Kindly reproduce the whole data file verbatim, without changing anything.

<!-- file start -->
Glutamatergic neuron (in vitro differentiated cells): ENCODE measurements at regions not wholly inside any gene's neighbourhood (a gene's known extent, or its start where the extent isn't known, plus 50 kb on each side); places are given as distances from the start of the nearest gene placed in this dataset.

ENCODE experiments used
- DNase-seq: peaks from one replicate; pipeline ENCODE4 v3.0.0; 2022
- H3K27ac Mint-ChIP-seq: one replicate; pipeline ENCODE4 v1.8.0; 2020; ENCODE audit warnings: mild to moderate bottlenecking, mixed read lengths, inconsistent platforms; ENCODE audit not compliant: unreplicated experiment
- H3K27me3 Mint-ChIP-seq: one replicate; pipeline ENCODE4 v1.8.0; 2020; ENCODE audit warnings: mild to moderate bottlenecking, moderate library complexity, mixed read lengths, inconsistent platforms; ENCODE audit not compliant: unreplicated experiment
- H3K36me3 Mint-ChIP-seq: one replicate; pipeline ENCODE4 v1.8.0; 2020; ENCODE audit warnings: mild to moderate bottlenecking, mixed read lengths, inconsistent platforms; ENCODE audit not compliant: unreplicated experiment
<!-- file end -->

Glutamatergic neuron (in vitro differentiated cells): ENCODE measurements at regions not wholly inside any gene's neighbourhood (a gene's known extent, or its start where the extent isn't known, plus 50 kb on each side); places are given as distances from the start of the nearest gene placed in this dataset.

ENCODE experiments used
- DNase-seq: peaks from one replicate; pipeline ENCODE4 v3.0.0; 2022
- H3K27ac Mint-ChIP-seq: one replicate; pipeline ENCODE4 v1.8.0; 2020; ENCODE audit warnings: mild to moderate bottlenecking, mixed read lengths, inconsistent platforms; ENCODE audit not compliant: unreplicated experiment
- H3K27me3 Mint-ChIP-seq: one replicate; pipeline ENCODE4 v1.8.0; 2020; ENCODE audit warnings: mild to moderate bottlenecking, moderate library complexity, mixed read lengths, inconsistent platforms; ENCODE audit not compliant: unreplicated experiment
- H3K36me3 Mint-ChIP-seq: one replicate; pipeline ENCODE4 v1.8.0; 2020; ENCODE audit warnings: mild to moderate bottlenecking, mixed read lengths, inconsistent platforms; ENCODE audit not compliant: unreplicated experiment